Here’s a weighty question for you: What is a healthy BMI?
For years, BMI—body mass index—has been the go-to tool for plotting our weight into categories: underweight, normal, overweight, or obese. BMI is a number that comes from a formula based on your weight and height. If your number is 25 or higher, you fall into the overweight or obese category.
So, does that mean that a BMI over 25 is unhealthy?
Many of us cling to the belief that a thin body is a healthy body, but recent evidence suggests that’s not necessarily true. For example, new research has shown that some people in the “overweight” BMI category have a lower risk of death from heart-related causes than those with a “normal” BMI.
Studies have also shown that BMI can mislabel a person’s health when compared to objective measures, like results from tests for cholesterol and blood-sugar levels.
“Despite assumptions we’ve come to accept as facts, the evidence linking weight and health is inconsistent,” Russell says. “And using a weight-based tool like BMI to draw conclusions about a person’s health adds to the confusion.”
When you consider the odd, Victorian-era beginnings of the modern-day BMI calculator, you’ll understand why.
The Myth of the Math
Here’s a fact that may surprise you: When it was developed in the 19th century, the BMI formula was never intended as a measurement of health—especially the health of a diverse population. It wasn’t even created by medical experts.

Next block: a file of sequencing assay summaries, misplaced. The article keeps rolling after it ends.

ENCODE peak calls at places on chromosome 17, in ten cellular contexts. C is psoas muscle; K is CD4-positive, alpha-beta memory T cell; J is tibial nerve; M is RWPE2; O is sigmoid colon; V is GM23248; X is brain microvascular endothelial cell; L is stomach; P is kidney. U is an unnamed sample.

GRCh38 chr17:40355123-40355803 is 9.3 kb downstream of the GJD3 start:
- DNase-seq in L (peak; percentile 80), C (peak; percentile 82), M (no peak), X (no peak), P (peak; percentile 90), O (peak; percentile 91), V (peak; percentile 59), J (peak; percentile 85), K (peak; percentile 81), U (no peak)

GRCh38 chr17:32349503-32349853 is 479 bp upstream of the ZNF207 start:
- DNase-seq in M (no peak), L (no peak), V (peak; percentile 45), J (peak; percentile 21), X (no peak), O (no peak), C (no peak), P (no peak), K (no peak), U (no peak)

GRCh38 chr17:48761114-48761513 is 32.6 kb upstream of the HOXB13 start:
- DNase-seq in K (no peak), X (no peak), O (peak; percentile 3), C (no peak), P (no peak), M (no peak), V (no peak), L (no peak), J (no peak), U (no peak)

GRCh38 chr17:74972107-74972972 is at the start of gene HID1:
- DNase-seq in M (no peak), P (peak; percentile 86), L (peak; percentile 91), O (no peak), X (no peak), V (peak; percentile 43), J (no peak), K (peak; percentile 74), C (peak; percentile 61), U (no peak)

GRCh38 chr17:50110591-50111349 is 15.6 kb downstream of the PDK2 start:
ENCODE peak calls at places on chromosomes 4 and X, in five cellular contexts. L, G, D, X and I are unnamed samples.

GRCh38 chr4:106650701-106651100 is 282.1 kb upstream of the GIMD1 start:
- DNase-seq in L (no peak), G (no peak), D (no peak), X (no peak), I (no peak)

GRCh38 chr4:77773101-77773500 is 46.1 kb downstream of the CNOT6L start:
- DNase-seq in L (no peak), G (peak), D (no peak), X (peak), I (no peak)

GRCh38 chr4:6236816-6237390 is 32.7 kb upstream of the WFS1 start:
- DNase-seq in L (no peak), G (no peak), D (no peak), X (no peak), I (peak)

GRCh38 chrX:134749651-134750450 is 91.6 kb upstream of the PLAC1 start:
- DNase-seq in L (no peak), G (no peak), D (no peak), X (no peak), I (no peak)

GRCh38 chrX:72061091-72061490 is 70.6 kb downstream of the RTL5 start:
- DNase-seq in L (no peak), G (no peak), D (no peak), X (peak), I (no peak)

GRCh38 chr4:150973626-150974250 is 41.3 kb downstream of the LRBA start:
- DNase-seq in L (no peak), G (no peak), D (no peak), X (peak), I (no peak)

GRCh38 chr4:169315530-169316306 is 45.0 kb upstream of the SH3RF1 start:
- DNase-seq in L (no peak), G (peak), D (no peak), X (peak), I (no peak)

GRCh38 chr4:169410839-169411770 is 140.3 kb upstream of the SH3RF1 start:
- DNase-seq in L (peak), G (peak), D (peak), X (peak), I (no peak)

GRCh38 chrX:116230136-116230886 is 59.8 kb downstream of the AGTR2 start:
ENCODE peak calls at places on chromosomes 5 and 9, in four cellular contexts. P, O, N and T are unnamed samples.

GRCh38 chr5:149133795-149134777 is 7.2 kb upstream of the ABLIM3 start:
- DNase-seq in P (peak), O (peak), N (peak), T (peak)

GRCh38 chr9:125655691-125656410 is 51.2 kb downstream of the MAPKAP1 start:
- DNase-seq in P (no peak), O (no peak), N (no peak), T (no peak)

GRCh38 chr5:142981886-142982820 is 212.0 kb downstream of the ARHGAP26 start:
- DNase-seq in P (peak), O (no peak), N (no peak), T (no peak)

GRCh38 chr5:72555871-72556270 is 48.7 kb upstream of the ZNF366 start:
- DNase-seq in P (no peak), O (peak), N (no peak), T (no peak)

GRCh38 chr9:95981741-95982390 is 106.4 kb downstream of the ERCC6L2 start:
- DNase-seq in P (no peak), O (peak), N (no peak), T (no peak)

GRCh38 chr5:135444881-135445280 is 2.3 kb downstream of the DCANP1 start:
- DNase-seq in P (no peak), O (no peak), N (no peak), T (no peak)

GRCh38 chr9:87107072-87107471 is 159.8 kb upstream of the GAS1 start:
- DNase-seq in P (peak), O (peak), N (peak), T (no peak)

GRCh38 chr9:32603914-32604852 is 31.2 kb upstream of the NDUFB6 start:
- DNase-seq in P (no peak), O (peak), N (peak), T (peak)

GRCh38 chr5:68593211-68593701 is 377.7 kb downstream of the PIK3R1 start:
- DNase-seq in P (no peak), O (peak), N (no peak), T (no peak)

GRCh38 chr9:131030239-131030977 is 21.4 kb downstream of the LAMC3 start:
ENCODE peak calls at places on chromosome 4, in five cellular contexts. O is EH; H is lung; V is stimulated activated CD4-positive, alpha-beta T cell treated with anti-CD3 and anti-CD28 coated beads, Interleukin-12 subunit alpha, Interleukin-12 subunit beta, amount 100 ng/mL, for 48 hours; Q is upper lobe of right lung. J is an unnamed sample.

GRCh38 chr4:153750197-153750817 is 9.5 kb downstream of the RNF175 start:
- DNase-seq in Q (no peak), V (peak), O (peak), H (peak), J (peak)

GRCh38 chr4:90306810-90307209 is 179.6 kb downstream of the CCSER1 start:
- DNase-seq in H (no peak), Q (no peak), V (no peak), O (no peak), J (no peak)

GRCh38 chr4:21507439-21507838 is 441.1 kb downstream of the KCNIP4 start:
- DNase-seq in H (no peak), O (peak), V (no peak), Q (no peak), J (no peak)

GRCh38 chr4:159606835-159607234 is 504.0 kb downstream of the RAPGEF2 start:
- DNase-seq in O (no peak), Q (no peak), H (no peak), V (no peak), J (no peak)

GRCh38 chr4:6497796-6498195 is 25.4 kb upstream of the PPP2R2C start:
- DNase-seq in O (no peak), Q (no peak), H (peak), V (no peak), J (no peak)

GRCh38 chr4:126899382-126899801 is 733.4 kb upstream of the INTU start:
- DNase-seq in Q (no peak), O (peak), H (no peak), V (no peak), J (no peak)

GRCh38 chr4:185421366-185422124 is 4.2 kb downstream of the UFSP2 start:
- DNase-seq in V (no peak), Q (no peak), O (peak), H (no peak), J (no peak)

BMI came from the work of a 19th century Belgian astronomer who was designing a population census in the Netherlands. His sample group of high-income, mostly white men aimed to estimate typical sizes of the total population for the purpose of distributing resources.
In the early 1900s, studies were done—primarily based on a white, male population—to try to determine the “ideal body weight.” Mixed results from tests of basic tools to measure body fat—like water displacement and skin calipers—led to the conclusion that the simple math of BMI should set the standard. And it’s been that way ever since.
“When you consider all the things that have changed in the last 100+ years, it’s puzzling to think that we’ve clung so tightly to BMI and, beyond that, the notion that there actually is a universal ideal body weight,” says Russell, who also serves as director of clinical and community-based programs at the Center for Community Health & Prevention.
“The fact is, there is not a precise link between weight and health outcomes, nor is there evidence to support a fixed belief that higher weight always equals worsening health,” Russell says. “A person’s health is influenced by a complex mix of health behaviors, genetic factors, lean mass, fitness, and environmental risks.”
The bottom line: no simple math formula or number on the scale can measure a person’s health. And using one for that purpose may actually cause harm.
A person’s weight and BMI—and the stigma when those numbers aren’t “normal”—can stand in the way of people getting the care they need. Anyone who has ever postponed a doctor’s appointment due to their weight, or purposely gone on a diet before a doctor’s appointment, is evidence of that.
Instead of asking, “What is a healthy BMI,” spend your time and energy on science-based tactics that are known to be good for your health.
“It’s time to shift our focus away from BMI and ‘ideal weight’—and the judgment that goes along with higher weight—and to focus on things like that are consistently proven to help us live longer, healthier lives, like spending time with those you love, moving your body, and smoking or vaping less,” Russell says.
“Placing attention on health rather than body size can help us focus our priorities to what is truly important to us in the new year,” she adds.